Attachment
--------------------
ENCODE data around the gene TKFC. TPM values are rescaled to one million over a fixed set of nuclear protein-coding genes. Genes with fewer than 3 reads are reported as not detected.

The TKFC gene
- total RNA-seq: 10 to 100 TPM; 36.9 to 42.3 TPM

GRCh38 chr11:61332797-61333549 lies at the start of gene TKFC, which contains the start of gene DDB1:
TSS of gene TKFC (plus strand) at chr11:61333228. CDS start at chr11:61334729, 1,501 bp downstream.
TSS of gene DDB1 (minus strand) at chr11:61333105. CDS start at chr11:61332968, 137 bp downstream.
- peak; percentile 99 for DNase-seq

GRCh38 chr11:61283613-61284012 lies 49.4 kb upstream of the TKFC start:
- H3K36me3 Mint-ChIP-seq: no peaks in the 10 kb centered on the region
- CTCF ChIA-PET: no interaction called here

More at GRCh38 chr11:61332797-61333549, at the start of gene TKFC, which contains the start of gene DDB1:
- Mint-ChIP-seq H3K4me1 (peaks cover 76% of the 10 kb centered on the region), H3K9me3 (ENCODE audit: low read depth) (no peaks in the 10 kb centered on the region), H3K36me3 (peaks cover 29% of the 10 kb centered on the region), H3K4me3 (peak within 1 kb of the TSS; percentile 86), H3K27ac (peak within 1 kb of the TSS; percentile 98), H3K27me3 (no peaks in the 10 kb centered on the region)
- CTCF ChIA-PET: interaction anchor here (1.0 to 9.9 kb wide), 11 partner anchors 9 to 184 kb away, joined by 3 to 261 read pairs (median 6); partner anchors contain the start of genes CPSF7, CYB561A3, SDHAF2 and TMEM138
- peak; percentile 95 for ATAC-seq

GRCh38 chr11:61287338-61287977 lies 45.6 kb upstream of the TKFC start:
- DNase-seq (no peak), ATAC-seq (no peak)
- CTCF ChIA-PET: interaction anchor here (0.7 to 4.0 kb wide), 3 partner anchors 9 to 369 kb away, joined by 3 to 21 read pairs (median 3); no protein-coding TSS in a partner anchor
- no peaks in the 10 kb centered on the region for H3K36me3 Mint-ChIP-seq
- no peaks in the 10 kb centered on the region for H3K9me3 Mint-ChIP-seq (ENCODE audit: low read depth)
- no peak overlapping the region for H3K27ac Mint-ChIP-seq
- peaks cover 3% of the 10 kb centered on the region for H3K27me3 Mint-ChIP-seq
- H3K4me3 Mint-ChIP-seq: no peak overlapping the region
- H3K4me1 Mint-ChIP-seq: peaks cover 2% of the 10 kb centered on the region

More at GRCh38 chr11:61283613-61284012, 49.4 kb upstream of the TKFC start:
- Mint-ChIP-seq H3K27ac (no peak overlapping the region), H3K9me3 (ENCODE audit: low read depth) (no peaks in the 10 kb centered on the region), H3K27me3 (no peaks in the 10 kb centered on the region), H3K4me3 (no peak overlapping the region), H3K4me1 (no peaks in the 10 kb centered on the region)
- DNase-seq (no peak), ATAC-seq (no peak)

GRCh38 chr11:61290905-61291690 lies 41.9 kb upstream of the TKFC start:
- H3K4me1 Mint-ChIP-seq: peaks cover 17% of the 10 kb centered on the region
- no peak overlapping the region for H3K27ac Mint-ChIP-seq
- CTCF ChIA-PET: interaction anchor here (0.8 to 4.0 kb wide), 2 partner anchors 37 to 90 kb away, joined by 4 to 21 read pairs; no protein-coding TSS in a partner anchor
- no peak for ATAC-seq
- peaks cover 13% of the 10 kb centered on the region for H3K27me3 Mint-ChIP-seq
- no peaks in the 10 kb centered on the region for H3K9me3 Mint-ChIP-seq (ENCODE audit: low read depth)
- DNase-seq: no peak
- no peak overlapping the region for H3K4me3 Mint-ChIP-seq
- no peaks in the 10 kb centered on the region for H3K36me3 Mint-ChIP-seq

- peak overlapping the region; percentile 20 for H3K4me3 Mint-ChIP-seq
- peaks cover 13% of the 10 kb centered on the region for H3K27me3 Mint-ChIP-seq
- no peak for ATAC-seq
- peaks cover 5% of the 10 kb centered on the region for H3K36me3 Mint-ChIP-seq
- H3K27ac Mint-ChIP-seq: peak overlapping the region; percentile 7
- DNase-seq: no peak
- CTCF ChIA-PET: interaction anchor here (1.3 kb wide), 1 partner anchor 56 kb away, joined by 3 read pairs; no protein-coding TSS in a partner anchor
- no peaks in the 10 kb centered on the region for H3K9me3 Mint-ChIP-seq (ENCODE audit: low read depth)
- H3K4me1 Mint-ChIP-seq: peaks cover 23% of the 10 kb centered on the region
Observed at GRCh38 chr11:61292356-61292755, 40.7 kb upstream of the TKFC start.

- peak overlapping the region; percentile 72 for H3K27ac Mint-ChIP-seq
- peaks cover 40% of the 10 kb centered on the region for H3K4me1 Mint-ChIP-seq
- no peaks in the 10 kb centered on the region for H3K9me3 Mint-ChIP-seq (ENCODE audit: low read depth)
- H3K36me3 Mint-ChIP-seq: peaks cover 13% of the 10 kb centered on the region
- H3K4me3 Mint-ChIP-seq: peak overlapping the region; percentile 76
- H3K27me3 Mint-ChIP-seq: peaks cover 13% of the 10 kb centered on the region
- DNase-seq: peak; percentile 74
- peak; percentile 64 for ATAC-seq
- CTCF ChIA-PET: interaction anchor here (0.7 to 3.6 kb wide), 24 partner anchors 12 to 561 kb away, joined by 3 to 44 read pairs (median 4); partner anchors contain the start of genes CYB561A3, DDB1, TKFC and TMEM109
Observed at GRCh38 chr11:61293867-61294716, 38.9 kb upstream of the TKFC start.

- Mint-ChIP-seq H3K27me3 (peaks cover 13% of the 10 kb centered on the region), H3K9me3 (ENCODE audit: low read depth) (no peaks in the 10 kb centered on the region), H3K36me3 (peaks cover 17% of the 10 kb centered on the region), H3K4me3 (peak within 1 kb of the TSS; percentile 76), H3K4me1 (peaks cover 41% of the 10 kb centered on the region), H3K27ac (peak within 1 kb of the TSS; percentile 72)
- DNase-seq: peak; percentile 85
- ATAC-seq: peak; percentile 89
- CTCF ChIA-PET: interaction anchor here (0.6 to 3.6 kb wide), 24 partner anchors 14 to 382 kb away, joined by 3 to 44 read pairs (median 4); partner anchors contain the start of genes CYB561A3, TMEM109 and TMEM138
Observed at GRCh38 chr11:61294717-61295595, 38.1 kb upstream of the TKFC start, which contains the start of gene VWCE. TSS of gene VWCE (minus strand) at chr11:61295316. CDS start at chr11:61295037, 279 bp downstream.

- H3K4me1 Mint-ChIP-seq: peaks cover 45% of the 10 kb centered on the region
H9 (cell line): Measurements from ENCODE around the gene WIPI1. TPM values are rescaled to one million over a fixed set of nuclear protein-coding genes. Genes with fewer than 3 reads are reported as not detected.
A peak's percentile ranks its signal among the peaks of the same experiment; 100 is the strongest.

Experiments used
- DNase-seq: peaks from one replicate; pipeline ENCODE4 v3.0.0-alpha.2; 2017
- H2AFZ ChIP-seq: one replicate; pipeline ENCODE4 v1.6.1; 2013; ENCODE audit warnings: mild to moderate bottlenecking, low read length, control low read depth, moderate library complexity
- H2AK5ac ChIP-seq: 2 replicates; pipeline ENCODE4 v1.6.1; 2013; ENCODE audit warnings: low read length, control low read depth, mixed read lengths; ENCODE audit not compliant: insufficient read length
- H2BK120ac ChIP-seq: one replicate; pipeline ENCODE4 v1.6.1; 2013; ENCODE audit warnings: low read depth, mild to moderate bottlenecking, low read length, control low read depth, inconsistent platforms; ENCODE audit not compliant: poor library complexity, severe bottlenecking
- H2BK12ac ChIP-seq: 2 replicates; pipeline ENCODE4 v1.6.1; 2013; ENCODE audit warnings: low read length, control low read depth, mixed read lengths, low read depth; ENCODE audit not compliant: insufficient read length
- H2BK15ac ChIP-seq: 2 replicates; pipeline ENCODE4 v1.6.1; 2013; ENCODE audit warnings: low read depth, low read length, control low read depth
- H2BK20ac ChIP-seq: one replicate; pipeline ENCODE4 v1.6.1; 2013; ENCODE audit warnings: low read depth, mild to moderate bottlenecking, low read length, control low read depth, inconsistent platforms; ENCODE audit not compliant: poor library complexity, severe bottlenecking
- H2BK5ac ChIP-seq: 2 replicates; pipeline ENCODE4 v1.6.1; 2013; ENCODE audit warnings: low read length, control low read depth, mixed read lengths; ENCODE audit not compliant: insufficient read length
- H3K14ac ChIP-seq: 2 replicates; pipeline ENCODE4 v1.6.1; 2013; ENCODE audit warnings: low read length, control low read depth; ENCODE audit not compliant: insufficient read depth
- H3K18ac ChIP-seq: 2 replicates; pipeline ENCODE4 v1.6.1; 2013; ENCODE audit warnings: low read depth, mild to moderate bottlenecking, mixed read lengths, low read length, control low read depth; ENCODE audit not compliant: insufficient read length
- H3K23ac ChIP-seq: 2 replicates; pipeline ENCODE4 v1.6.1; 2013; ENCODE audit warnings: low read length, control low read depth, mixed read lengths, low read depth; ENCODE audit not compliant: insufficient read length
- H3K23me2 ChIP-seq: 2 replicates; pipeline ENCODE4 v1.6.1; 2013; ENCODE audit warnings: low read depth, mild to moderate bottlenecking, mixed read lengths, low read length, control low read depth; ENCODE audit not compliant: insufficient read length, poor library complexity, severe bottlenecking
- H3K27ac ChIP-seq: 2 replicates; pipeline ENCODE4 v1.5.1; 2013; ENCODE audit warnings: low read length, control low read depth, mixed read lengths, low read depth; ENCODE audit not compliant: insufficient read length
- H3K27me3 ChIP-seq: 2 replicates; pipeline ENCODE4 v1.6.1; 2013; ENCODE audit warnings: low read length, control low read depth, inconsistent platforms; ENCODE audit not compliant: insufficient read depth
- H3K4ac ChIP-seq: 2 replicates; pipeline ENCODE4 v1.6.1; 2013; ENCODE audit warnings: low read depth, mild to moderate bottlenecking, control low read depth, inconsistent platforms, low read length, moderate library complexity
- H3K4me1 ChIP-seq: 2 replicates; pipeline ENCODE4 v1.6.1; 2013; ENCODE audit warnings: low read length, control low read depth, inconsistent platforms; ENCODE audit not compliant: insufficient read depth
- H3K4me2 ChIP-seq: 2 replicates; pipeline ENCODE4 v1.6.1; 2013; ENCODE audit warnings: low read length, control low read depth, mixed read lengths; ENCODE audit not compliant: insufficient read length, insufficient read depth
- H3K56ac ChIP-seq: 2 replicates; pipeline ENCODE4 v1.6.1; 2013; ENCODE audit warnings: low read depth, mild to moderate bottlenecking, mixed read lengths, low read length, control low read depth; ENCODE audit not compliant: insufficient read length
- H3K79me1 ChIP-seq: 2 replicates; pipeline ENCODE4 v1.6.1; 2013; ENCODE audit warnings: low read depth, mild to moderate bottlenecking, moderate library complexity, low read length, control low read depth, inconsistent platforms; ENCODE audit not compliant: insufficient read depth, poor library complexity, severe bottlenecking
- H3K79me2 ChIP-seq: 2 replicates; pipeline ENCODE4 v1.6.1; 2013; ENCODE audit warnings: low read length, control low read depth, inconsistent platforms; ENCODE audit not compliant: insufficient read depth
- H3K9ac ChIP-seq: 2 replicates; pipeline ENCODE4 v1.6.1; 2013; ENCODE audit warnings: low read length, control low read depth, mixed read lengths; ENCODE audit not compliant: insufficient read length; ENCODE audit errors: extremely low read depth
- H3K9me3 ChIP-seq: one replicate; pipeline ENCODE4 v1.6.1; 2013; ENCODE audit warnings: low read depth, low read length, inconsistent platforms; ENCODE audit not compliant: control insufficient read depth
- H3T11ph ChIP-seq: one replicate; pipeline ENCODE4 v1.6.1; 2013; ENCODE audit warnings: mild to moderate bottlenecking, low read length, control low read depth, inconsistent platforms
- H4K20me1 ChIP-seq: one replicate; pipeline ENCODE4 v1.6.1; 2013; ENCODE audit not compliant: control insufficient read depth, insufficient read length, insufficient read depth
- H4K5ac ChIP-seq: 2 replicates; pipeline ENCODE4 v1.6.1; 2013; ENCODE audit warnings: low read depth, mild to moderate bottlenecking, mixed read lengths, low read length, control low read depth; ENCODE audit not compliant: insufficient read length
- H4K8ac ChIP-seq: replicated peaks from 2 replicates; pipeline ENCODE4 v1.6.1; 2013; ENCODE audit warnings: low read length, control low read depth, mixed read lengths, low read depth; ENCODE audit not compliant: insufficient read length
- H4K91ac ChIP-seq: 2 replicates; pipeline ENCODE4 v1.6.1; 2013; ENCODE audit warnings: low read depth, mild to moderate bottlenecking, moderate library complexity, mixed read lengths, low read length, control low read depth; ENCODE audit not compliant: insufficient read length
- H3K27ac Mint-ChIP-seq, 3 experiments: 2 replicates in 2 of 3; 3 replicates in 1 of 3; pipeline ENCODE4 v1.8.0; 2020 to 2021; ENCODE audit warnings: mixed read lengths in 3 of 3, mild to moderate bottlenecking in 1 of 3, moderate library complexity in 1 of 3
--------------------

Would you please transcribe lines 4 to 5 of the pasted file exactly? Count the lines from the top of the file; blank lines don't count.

GRCh38 chr11:61332797-61333549 lies at the start of gene TKFC, which contains the start of gene DDB1:
TSS of gene TKFC (plus strand) at chr11:61333228. CDS start at chr11:61334729, 1,501 bp downstream.